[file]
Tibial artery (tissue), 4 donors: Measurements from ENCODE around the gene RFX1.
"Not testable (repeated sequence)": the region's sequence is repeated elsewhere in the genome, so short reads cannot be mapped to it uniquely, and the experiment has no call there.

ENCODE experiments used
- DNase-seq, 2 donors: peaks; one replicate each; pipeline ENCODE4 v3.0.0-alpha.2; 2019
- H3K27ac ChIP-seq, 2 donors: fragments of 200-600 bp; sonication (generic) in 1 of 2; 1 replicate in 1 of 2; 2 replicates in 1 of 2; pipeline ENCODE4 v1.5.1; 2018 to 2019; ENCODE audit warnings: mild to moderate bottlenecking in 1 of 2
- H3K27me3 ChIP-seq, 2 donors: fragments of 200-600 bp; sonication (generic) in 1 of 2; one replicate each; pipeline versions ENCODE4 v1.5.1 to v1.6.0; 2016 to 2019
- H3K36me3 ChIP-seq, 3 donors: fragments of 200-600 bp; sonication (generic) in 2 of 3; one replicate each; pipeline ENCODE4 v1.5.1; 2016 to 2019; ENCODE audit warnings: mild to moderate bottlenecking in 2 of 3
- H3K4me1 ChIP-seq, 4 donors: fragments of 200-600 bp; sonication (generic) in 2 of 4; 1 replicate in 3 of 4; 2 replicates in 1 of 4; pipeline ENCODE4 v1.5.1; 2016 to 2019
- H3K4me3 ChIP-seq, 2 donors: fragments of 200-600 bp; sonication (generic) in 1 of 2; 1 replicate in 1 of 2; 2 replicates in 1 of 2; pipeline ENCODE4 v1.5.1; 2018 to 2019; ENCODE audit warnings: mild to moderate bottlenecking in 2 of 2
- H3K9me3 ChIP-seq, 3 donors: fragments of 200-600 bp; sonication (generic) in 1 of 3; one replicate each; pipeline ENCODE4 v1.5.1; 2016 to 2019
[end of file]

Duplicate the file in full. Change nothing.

Tibial artery (tissue), 4 donors: Measurements from ENCODE around the gene RFX1.
"Not testable (repeated sequence)": the region's sequence is repeated elsewhere in the genome, so short reads cannot be mapped to it uniquely, and the experiment has no call there.

ENCODE experiments used
- DNase-seq, 2 donors: peaks; one replicate each; pipeline ENCODE4 v3.0.0-alpha.2; 2019
- H3K27ac ChIP-seq, 2 donors: fragments of 200-600 bp; sonication (generic) in 1 of 2; 1 replicate in 1 of 2; 2 replicates in 1 of 2; pipeline ENCODE4 v1.5.1; 2018 to 2019; ENCODE audit warnings: mild to moderate bottlenecking in 1 of 2
- H3K27me3 ChIP-seq, 2 donors: fragments of 200-600 bp; sonication (generic) in 1 of 2; one replicate each; pipeline versions ENCODE4 v1.5.1 to v1.6.0; 2016 to 2019
- H3K36me3 ChIP-seq, 3 donors: fragments of 200-600 bp; sonication (generic) in 2 of 3; one replicate each; pipeline ENCODE4 v1.5.1; 2016 to 2019; ENCODE audit warnings: mild to moderate bottlenecking in 2 of 3
- H3K4me1 ChIP-seq, 4 donors: fragments of 200-600 bp; sonication (generic) in 2 of 4; 1 replicate in 3 of 4; 2 replicates in 1 of 4; pipeline ENCODE4 v1.5.1; 2016 to 2019
- H3K4me3 ChIP-seq, 2 donors: fragments of 200-600 bp; sonication (generic) in 1 of 2; 1 replicate in 1 of 2; 2 replicates in 1 of 2; pipeline ENCODE4 v1.5.1; 2018 to 2019; ENCODE audit warnings: mild to moderate bottlenecking in 2 of 2
- H3K9me3 ChIP-seq, 3 donors: fragments of 200-600 bp; sonication (generic) in 1 of 3; one replicate each; pipeline ENCODE4 v1.5.1; 2016 to 2019